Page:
This is a critical exploration of the relation between two common assumptions in anti-computationalist critiques of Artificial Intelligence: The first assumption is that at least some cognitive abilities are specifically human and non-computational in nature, whereas the second assumption is that there are principled limitations to what machine-based computation can accomplish with respect to simulating or replicating these abilities. Against the view that these putative differences between computation in humans and machines are closely related, this essay argues that the boundaries of the domains of human cognition and machine computation might be independently defined, distinct in extension and variable in relation. The argument rests on the conceptual distinction between intensional and extensional equivalence in the philosophy of computing and on an inquiry into the scope and nature of human invention in mathematics, and their respective bearing on theories of computation.
This chapter presents a typology of the different kinds of inductive inferences we can draw from our evidence, based on the explanatory relationship between evidence and conclusion. Drawing on the literature on graphical models of explanation, I divide inductive inferences into (a) downwards inferences, which proceed from cause to effect, (b) upwards inferences, which proceed from effect to cause, and (c) sideways inferences, which proceed first from effect to cause and then from that cause to an additional effect. I further distinguish between direct and indirect forms of downwards and upwards inferences. I then show how we can subsume canonical forms of inductive inference mentioned in the literature, such as inference to the best explanation, enumerative induction, and analogical inference, under this typology.
Many writers have recently urged that the epistemic rationality of beliefs can depend on broadly pragmatic (as opposed to truth-directed) factors. Taken to an extreme, this line of thought leads to a view on which there is no such thing as a distinctive epistemic form of rationality. A series of papers by Susanna Rinard develops the view that something like our traditional notion of pragmatic rationality is all that is needed to account for the rationality of beliefs. This approach has undeniable attractions. But examining different versions of the approach uncovers problems. The problems help reveal why epistemic rationality is an indispensable part of understanding rationality—not only of beliefs, but of actions. We may or may not end up wanting to make a place, in our theories of epistemic rationality, for factors such as the practical or moral consequences of having beliefs. But a purely pragmatic notion of rationality—one that’s stripped of any component of distinctively epistemic evaluation—cannot do all the work that we need done.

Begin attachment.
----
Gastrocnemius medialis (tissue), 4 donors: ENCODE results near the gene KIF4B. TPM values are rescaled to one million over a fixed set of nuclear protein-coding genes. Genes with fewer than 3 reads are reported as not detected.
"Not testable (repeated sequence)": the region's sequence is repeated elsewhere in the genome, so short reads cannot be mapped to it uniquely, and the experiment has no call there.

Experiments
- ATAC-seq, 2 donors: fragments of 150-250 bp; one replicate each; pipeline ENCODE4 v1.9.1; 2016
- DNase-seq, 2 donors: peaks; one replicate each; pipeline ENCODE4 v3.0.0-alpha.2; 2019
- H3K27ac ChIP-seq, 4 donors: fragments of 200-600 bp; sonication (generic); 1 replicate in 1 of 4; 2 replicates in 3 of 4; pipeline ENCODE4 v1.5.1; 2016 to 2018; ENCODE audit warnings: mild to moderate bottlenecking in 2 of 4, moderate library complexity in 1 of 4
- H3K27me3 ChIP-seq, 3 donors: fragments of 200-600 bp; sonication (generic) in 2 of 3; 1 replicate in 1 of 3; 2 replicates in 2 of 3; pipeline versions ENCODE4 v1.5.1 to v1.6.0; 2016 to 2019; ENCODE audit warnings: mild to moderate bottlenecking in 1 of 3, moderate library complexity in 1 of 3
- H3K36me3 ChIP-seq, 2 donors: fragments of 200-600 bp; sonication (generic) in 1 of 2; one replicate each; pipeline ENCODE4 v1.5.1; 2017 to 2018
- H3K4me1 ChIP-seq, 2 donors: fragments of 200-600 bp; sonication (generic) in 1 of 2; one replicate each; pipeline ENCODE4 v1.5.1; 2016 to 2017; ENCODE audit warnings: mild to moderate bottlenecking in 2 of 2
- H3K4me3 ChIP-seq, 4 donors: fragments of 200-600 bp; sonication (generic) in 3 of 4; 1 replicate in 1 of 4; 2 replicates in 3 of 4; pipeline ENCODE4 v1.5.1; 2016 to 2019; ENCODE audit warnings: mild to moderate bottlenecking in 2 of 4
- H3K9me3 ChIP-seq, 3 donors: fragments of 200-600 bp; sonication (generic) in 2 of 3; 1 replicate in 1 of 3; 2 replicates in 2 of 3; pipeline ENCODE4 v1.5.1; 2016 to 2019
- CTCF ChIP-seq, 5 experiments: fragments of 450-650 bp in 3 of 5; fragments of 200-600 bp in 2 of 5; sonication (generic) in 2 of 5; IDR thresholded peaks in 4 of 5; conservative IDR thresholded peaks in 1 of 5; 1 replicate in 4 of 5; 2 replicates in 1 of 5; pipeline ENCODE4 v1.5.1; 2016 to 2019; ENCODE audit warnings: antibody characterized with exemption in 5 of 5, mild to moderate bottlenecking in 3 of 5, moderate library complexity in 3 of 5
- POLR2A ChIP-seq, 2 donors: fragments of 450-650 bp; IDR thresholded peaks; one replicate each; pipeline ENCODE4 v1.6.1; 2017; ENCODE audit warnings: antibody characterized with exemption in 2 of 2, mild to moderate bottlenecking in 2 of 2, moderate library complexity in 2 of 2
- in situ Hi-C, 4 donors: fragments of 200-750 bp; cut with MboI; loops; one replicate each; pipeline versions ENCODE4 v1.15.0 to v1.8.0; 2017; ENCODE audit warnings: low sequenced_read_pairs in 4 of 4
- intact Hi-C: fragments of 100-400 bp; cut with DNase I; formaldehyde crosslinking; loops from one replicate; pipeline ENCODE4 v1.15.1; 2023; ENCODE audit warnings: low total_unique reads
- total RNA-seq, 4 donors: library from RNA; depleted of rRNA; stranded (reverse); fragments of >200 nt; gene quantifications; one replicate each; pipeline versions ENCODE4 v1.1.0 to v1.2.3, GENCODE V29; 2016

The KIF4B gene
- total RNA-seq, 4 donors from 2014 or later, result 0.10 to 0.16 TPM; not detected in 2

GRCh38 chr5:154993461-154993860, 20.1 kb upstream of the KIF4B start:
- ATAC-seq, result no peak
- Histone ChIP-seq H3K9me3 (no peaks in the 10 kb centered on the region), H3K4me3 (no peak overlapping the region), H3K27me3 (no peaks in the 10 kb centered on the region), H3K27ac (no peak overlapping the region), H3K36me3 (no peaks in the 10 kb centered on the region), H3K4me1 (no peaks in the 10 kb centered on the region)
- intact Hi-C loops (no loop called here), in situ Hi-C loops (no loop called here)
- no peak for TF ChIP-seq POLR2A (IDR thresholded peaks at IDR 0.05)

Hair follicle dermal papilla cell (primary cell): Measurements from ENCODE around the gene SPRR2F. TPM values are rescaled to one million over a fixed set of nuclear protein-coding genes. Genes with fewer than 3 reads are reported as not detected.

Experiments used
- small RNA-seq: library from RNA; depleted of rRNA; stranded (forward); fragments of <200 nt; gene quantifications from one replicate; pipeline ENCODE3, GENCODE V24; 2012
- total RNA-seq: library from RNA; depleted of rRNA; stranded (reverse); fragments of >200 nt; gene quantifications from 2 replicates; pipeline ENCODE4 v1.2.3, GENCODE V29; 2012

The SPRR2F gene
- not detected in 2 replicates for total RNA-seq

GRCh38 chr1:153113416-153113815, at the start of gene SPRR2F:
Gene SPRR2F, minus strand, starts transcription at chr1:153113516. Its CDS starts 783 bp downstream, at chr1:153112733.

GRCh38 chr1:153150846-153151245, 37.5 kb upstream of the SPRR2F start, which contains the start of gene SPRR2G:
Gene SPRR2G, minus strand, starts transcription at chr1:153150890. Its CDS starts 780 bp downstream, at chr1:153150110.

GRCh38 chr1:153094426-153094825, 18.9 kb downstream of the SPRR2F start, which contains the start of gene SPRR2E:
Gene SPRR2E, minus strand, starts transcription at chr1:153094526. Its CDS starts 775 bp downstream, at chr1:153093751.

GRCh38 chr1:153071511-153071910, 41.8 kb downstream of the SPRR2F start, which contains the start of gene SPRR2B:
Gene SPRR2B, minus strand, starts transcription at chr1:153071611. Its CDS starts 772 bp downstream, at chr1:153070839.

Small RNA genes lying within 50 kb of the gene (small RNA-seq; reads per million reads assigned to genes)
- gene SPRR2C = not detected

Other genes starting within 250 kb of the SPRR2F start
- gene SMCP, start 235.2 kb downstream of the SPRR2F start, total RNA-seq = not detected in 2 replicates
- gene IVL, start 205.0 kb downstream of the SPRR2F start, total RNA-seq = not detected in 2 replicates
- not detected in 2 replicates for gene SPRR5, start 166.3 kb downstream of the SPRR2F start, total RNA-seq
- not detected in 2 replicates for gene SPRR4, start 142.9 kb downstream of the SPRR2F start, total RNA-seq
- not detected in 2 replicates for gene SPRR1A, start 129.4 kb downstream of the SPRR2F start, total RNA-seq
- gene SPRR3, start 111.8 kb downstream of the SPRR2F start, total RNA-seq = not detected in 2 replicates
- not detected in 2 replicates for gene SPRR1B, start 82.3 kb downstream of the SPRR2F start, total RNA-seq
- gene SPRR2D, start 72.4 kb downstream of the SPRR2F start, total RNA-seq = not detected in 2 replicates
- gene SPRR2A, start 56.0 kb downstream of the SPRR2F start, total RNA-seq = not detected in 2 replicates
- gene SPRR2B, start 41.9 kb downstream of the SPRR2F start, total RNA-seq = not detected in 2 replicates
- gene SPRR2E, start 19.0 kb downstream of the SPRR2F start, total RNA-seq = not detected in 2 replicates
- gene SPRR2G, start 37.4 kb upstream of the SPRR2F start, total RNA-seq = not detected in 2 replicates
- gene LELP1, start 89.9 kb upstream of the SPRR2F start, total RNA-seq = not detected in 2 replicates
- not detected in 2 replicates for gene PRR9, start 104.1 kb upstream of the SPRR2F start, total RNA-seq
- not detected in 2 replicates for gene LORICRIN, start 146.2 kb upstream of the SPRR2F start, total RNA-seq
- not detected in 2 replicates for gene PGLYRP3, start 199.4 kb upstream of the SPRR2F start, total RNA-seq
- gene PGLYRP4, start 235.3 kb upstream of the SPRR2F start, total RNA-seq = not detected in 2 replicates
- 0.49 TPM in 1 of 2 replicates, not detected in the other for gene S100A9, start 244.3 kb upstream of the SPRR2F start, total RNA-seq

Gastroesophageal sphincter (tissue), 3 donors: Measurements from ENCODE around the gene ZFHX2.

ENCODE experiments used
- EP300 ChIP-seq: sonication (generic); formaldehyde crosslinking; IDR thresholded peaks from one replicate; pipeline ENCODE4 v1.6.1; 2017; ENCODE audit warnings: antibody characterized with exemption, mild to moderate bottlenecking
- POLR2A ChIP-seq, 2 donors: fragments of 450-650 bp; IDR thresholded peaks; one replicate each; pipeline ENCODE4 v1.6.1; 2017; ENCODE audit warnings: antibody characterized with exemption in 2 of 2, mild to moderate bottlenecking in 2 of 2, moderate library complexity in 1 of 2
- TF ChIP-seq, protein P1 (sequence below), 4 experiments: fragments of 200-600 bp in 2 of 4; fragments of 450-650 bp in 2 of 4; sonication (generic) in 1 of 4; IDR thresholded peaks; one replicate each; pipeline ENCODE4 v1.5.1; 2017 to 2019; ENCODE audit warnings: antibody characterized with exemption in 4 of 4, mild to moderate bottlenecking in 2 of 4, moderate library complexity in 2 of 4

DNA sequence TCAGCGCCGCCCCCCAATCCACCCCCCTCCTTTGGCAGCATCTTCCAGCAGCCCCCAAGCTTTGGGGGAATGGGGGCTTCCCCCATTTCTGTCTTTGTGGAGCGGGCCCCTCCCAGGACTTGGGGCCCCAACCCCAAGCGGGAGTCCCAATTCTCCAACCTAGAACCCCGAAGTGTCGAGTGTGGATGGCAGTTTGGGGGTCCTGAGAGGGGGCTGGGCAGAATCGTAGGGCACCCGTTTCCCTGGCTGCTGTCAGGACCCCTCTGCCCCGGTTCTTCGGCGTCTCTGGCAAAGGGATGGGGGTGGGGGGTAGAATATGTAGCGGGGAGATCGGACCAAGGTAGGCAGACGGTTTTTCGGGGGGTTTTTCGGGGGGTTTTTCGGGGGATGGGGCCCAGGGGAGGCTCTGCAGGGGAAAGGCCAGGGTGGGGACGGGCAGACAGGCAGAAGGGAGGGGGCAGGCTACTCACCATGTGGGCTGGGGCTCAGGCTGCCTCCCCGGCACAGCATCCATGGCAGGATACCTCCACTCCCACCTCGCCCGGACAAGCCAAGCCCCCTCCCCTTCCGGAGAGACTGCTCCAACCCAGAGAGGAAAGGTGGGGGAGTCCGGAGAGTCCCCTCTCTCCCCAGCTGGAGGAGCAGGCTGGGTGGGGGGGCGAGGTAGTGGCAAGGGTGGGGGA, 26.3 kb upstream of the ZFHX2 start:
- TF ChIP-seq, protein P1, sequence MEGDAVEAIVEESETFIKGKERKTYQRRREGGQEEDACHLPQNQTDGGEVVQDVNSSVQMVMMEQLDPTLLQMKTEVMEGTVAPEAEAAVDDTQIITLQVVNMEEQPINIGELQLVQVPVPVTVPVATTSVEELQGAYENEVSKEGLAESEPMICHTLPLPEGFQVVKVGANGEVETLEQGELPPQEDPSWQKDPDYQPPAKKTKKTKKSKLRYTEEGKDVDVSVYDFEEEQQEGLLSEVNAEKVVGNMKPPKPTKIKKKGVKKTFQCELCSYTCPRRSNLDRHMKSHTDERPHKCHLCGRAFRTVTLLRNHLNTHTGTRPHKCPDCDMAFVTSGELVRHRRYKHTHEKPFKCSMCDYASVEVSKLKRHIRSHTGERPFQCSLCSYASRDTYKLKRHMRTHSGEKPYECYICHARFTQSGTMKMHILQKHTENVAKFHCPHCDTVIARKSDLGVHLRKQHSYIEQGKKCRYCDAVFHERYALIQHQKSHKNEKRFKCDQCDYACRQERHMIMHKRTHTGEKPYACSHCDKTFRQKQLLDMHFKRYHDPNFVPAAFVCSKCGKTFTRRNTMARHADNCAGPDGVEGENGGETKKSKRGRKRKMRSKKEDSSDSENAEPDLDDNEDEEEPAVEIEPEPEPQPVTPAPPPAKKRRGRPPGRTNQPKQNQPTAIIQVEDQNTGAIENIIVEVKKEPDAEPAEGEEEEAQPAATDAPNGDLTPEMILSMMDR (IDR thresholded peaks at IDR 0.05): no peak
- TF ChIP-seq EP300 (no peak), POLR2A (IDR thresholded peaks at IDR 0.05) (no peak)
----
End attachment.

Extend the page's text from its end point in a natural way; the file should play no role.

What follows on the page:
According to an influential view that I call agentialism, our capacity to believe and intend directly on the basis of reasons—our rational agency—has a normative significance that distinguishes it from other kinds of agency. Agentialists maintain that insofar as we exercise rational agency, we bear a special kind of responsibility for our beliefs and intentions, and those attitudes are truly our own. In this paper I challenge these agentialist claims. My argument centers on a case in which a thinker struggles to align her belief to her reasons, and succeeds only by resorting to non-rational methods. I argue that she is responsible for the attitude generated by this struggle; that this process expresses her capacities for rationality and agency; and that the belief she eventually arrives at is truly her own. So rational agency is not distinctive in the ways that agentialists contend.
Many philosophers are attracted to the interventionist slogan: “No causation without manipulability, no manipulability without causation”. Roughly speaking, on an interventionist account, X is a (type-level) cause of Y with respect to a variable set V if and only if an intervention that changes the value of X would also change the value of Y when all other relevant variables in V are held fixed at some value. The interventionist approach captures an important difference between genuine causation and mere correlation: if X causes Y, a proper intervention that changes X would also change Y; if X is merely correlated with Y, Y would not change under suitable manipulation of X.
Suppose you harm, offend, or otherwise wrong another person. Confronted with the possibility of sanction, you might say any of the
following in an attempt avoid blame: “I couldn’t help
it.” “Someone made me do it.” “I had no
choice.” “It was unavoidable.” “There was no
other option.” There’s a natural reading of such defenses
on which they appeal to the principle at the center of this entry, the